So now we have Billy, the individual with lots of baggage starting to accumulate, needing to take some standardized tests in school. His teachers think he’s lazy because he performs below expectations. Billy thinks he’s a loser because the adults in his life treat him like he’s a slacker. He may have a learning disability but no one has bothered to test him because all the adults in his life believe he just needs to try harder. In response, Billy stops trying because “what is the point?” He does poorly in school and tends to act out in frustration a lot so most of Billy’s peers believe he’s a problem-child and steer clear of him. Billy thinks his peers are snobby and sees no reason to be nice or try to befriend them. The few friends he has are also labeled trouble-makers. But wait...there’s more!

Something else that really affects Billy is health and safety.

Does Billy get the health care he needs to be a healthy child? Does he get well-care and immunizations to prevent disease and other preventable health problems? Is he provided healthy foods? Do his caretakers ensure he's protected from media that is inappropriate for his developmental age? Does he live in a safe environment free from harm and abuse? Does Billy get enough sleep for his developmental age? Is his school and home in a safe neighborhood? Well gee-golly-wiz, Billy could have a whole lot of other issues creep up if he doesn’t have health and safety needs met.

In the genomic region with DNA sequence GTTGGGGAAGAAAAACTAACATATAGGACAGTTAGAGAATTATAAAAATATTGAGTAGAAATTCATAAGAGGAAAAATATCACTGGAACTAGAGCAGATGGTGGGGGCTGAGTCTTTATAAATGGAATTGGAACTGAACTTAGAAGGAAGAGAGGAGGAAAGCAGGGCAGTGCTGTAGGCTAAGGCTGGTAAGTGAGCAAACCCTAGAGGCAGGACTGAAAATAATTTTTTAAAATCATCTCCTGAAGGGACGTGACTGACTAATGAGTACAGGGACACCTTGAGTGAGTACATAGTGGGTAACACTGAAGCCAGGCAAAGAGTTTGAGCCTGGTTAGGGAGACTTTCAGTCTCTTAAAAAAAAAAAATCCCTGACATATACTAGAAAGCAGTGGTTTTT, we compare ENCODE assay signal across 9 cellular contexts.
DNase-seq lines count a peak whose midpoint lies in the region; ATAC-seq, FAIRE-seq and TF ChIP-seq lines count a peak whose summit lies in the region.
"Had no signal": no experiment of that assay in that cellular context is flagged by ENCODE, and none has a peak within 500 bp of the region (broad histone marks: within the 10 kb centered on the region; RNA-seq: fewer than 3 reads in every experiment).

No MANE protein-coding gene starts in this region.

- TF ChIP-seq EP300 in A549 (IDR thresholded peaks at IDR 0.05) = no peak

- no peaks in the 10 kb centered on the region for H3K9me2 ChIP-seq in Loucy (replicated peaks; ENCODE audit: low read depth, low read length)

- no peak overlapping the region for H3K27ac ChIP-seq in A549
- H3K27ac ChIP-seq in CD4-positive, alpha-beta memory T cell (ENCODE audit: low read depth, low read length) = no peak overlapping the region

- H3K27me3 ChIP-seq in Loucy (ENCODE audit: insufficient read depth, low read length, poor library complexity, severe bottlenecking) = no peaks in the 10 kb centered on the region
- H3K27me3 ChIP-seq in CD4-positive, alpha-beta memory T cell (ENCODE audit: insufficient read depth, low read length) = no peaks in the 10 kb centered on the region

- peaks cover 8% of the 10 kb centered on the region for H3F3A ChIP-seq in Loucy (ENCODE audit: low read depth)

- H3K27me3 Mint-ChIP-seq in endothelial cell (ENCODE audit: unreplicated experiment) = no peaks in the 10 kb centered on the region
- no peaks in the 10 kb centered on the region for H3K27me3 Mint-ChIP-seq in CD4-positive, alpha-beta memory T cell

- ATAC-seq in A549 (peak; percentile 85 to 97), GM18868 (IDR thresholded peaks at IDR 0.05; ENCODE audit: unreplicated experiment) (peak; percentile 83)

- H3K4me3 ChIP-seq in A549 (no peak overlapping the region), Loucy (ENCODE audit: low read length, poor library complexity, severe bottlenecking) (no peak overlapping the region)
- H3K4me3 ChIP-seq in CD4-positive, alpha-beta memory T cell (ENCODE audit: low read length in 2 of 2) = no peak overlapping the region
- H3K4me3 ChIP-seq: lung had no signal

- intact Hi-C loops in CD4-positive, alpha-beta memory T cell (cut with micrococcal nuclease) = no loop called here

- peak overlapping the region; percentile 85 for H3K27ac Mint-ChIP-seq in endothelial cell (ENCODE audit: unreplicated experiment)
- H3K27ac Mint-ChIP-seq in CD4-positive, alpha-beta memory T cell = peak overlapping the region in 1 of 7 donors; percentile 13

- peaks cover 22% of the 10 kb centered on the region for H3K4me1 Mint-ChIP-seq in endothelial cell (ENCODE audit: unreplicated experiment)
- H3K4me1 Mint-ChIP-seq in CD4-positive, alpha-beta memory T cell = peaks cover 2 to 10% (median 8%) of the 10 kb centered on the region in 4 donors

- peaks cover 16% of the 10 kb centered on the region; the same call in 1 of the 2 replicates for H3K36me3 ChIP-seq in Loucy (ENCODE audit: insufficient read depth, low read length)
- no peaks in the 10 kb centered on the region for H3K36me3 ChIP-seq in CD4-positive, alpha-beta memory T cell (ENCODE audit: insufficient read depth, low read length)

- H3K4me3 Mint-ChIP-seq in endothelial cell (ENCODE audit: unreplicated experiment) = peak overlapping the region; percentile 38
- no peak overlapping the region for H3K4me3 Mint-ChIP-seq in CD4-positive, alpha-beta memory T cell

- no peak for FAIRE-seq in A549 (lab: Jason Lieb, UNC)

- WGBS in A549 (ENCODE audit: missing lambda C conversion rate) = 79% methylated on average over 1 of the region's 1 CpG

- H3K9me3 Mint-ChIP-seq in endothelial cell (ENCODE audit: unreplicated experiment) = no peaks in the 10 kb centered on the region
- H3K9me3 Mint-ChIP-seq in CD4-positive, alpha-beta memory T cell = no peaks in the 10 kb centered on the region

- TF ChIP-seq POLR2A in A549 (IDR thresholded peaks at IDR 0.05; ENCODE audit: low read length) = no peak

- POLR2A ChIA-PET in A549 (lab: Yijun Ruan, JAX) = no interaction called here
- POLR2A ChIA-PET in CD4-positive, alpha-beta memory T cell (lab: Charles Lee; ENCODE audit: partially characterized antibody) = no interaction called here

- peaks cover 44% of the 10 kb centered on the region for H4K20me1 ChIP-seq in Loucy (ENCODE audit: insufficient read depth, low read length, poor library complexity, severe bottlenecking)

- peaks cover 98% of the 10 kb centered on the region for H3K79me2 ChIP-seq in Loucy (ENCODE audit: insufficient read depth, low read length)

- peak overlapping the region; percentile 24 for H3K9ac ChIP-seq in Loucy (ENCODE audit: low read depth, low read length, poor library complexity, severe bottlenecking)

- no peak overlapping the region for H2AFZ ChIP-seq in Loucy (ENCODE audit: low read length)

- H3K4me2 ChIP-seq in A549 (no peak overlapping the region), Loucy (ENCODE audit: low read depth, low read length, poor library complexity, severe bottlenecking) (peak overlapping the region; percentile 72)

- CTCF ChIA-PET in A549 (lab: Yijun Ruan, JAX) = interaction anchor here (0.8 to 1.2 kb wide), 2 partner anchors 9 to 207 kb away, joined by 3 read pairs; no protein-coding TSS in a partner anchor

Billy’s parents are part of the working poor. They are uneducated about nutrition and budgeting. Billy didn’t have breakfast this morning; he rarely does. His family doesn’t have that much food in the house, ever. Meals are bought and eaten in real time from convenience stores. Occasionally there are toaster pastries in the cupboard but with three other siblings, those don’t last long. Billy has had some of his immunizations from the last time the school said he had to see the doctor two years ago. He hasn’t ever had a flu shot though. Billy is also really tired today. He was up late last night (12 am) playing his favorite FPS video game “Call of Allegiance” live with thousands of unknown strangers online. His game system is in the bedroom he shares with his siblings.

So you are saying right now, “okay, what they hell does this have to do with meeeeeee?” Here’s where you start to come in. But don’t worry – if you don’t see yourself in this section, you will be implicated in the next, I promise. Billy the individual has now been influenced by the things he was born with and the people he interacts with on an ongoing basis. Some of these things have really put some burdens on Billy that he will have to try and overcome.